"Especially I am interested in sukuk," he said, referring to Islamic bonds.
Malaysian authorities have thrown their weight behind other educational endeavors, too. The Islamic Banking and Finance Institute Malaysia, another central bank affiliate in the capital, will launch two new programs offering professional certifications in Islamic finance. Marzunisham Omar, assistant governor of Bank Negara Malaysia -- the central bank -- unveiled the plan to the Nikkei Asian Review.
The two certifications -- chartered Islamic banker and chartered takaful practitioner -- are the equivalent of conventional financial qualifications. Takaful, an Arabic word, refers to Islamic insurance. "We would like to elevate the professionalism of talent in Islamic finance," the central banker said.
Learning on the job
Malaysia is not the only Asian country striving to cultivate Islamic finance skills. Brunei wants to nurture talent as it seeks to restructure its economy, shifting from its reliance on exports of oil and natural gas.
Liza Shafiee, 39, has learned on the job and is now assistant vice president for investment at SBI(B), a Shariah-compliant private equity fund management company in Brunei's capital, Bandar Seri Begawan. "During my experiences at SBI(B)," she said, "I have been educated a lot as an expert in Islamic finance."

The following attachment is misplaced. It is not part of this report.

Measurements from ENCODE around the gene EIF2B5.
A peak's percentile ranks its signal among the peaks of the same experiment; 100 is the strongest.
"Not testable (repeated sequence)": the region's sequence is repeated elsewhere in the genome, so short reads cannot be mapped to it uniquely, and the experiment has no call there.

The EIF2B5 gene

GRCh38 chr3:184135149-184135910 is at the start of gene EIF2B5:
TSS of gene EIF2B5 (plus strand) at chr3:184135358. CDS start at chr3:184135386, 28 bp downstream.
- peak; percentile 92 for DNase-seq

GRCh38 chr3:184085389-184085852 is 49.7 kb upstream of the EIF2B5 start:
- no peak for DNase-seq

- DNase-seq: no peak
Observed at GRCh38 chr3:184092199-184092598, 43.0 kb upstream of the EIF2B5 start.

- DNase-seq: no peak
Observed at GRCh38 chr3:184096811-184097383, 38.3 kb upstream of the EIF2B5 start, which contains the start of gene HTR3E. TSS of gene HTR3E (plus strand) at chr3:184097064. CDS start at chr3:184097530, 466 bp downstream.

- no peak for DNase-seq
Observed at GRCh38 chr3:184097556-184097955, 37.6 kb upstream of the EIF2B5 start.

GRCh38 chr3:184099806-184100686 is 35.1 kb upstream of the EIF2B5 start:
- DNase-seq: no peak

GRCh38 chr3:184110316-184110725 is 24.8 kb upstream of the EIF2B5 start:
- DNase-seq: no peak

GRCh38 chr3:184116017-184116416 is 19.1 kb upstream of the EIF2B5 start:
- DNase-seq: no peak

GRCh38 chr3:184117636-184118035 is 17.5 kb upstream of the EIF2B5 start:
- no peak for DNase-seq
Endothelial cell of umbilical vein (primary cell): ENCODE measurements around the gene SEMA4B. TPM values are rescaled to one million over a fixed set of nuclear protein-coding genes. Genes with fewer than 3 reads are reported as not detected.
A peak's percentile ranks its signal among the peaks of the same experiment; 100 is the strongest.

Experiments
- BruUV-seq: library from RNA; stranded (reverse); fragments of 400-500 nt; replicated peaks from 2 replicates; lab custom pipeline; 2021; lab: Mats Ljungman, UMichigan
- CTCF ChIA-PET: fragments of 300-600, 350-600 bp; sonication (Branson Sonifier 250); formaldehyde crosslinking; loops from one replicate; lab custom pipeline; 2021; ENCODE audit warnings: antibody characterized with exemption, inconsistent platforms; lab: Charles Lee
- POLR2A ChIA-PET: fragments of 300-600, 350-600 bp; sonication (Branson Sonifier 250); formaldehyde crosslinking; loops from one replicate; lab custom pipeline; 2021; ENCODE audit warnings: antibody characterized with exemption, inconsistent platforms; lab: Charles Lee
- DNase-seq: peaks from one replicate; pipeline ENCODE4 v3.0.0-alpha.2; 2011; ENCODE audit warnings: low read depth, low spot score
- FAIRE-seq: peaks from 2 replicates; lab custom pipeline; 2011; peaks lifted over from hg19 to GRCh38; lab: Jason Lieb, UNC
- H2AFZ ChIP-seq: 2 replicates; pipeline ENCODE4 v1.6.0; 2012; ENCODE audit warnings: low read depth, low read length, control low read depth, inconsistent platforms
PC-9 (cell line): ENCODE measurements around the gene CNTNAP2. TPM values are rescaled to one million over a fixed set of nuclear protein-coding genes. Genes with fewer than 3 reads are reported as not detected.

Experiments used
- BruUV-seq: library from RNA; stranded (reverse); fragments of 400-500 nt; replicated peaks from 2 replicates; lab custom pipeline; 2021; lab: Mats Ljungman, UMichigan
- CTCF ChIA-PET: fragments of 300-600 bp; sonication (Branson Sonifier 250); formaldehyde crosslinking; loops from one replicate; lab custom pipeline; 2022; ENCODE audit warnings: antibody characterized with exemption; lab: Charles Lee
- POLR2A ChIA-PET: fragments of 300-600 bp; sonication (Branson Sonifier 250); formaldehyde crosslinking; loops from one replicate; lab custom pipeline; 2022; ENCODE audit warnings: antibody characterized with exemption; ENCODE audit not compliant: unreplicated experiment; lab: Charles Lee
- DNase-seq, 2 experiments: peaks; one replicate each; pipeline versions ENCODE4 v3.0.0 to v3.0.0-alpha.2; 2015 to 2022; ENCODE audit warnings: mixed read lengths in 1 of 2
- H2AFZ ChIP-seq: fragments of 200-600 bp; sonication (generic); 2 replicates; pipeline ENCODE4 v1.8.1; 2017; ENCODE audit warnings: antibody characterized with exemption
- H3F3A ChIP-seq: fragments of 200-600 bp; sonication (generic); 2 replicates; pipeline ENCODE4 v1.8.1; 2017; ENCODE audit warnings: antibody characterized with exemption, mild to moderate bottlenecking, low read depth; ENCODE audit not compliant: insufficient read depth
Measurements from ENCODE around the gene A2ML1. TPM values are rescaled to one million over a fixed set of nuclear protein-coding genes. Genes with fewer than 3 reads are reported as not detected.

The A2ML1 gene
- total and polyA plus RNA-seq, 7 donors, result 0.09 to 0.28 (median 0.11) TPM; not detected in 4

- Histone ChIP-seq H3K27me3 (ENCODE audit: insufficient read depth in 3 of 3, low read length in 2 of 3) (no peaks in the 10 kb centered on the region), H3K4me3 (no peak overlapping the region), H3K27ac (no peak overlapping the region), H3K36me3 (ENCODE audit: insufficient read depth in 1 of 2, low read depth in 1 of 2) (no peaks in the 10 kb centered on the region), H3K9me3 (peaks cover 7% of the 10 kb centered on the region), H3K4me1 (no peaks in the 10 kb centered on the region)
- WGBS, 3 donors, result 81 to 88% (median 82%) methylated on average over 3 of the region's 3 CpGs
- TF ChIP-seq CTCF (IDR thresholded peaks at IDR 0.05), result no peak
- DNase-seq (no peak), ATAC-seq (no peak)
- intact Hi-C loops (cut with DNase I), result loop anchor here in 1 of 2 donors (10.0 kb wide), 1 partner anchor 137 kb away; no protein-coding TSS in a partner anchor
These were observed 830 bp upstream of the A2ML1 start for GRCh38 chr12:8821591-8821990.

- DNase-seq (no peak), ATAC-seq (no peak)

SBI(B) is a joint venture set up by Brunei's Ministry of Finance and Japan's SBI Holdings. It launched its first fund in 2010 -- a fund designed to invest mainly in private businesses across Southeast Asia, such as Malaysian information technology companies. For the ministry, fostering personnel like Shafiee was a key goal.
The first fund, which was managed mainly by the Bruneian staff, performed relatively well, said Akihiro Yamamoto, managing director of SBI Ventures Malaysia. The joint venture launched its second fund in 2016, drawing investment from the international Islamic Development Bank as well as Brunei's Finance Ministry.
The IDB recognizes the need to build up the foundations of the market and plans to create an Islamic Investment Infrastructure Bank, in partnership with Indonesia, Turkey and Saudi Arabia. Indonesia has expressed strong interest in hosting the proposed bank's headquarters.
The list of players entering the Islamic finance game grows ever longer.
Inspire Corporation, a Japanese investment company, launched a Shariah-compliant fund with investment mainly from Japanese regional banks, the Organization for Small & Medium Enterprises and Regional Innovation, Japan, and a subsidiary of Permodalan Nasional Berhad, a Malaysian government-affiliated fund management company. The fund invests in small and midsize businesses, in Japan and elsewhere, that operate in Southeast Asia.
As the field grows more crowded in Asia, the competition for capable staff will only intensify.